Spinning Righteous Anger Into Golden Joy

Spinning Righteous Anger Into Golden Joy January 30, 2017

Image via Pixabay

Content Note: Hope, joy

Hind Makki (Muslim blogger at Hindtrospectives): I’ve been thinking a lot about hope lately and the more I think about it, the more I recognize that it’s connected to joy.

Where are some of the surprising places you’ve found joy?

Andy Gill (progressive Christian blogger at Andy Gill): Yes! Absolutely the same (regarding hope’s inherent connection to joy)! In the NIV version of the Bible, it says in Proverbs, “Hope deferred makes the heart sick, but a longing fulfilled is a tree of life.” And I just keep thinking about how I have somehow squelched, suppressed and deferred my hope and overall sense of passion (i.e. all that brings me joy) because of this…

But, to answer the question more specifically, I find joy in allowing my fire to burn, resisting others’ imposed desire for me to be less enthusiastic, passionate, vocal, justice-driven… myself.

Hind: I was at a book launch Friday night full of Muslims, POC, and White allies. We were treated to poetry, song, dance, as well as a reading from the author, Dr. Su’ad Abdul Khabeer. As she was reading, a toddler was walking around the space, handing out little red bouncing balls to people, and then he gave the DJ a button and one dollar, which was hilarious and adorable. He’s oblivious to politics, oblivious to society’s view of him as a multi-racial, Black, White, and South Asian Muslim boy. All he knew was that he was having a good time, and he wanted to pay the DJ for his sick beats. Joy.

Galen Broaddus (atheist blogger at Across Rivers Wide): Oh my gosh, children can be such a good way to find joy.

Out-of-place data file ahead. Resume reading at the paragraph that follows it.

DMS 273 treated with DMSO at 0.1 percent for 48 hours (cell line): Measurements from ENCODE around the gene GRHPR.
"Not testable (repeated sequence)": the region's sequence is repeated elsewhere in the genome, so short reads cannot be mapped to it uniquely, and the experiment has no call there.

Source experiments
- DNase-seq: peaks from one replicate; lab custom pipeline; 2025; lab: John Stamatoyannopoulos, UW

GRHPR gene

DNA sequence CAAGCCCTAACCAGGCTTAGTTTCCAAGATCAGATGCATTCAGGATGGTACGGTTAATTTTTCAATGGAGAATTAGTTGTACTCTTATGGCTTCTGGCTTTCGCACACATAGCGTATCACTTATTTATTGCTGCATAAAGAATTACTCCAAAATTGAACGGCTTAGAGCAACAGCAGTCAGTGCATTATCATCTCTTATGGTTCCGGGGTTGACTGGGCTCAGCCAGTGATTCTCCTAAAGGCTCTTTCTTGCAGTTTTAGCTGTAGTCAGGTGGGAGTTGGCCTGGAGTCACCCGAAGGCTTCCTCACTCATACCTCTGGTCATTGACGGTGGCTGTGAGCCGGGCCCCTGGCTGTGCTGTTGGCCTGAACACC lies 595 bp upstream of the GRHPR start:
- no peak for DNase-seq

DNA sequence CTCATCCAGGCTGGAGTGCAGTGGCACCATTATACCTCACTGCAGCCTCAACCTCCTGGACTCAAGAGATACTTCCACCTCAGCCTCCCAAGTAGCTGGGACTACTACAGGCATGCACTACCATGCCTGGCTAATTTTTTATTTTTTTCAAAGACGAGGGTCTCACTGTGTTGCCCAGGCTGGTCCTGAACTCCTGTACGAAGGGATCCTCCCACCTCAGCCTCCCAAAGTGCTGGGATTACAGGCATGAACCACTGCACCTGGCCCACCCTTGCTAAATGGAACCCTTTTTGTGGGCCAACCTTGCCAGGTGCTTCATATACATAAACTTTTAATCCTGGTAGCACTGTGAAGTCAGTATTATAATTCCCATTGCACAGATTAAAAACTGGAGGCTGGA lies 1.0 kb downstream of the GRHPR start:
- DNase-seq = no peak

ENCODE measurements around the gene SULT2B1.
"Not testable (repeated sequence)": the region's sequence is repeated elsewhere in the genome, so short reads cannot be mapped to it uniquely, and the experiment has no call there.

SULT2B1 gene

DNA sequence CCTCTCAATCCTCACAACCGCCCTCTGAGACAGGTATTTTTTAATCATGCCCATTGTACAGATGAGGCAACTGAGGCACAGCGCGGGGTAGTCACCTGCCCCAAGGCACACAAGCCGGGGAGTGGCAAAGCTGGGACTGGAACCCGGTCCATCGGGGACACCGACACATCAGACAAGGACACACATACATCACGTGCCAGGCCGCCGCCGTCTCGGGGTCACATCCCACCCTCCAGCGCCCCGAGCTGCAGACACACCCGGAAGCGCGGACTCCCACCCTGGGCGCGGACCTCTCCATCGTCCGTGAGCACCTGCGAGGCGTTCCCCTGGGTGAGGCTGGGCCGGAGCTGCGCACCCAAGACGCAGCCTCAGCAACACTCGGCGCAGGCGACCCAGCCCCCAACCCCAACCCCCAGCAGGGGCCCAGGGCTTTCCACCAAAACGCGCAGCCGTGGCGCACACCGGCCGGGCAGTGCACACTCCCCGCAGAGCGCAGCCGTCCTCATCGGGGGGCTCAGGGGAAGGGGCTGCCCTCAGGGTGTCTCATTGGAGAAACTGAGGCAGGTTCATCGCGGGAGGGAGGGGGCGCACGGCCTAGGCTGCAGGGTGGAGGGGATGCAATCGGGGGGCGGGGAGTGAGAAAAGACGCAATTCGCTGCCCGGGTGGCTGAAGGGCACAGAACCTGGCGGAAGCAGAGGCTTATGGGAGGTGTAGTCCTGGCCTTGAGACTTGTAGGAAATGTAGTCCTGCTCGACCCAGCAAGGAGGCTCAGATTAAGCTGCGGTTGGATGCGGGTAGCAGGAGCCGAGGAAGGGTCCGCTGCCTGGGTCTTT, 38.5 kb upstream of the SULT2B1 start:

Hind: Galen, I think you’re the only parent in the group — care to share some thoughts on children, hope, and joy?

Galen: I think just investing in children in any capacity — whether parenting, teaching, mentoring, or whatever — is kind of a radical act of hope. When the election hit and the hangover followed, I had to try and make sure that my own despair didn’t bring my two children down. Not that I didn’t want to let them know that we were sad about the election, but they deserved to continue to live without the fear of a hopeless future.

And yeah, they’ve constituted a significant amount of the joy I’ve been able to muster for certainly the last week and much further back.

Hind: Andy, I really love that verse you quoted. I especially love that part of the equation that leads to fulfillment, is one’s own action. Wallowing in despair and anger, will never lead to joy. But being propelled by righteous anger to challenge, let’s say, injustice, or being motivated by the hope of fulfillment to reach a personal goal – that is what leads to joy.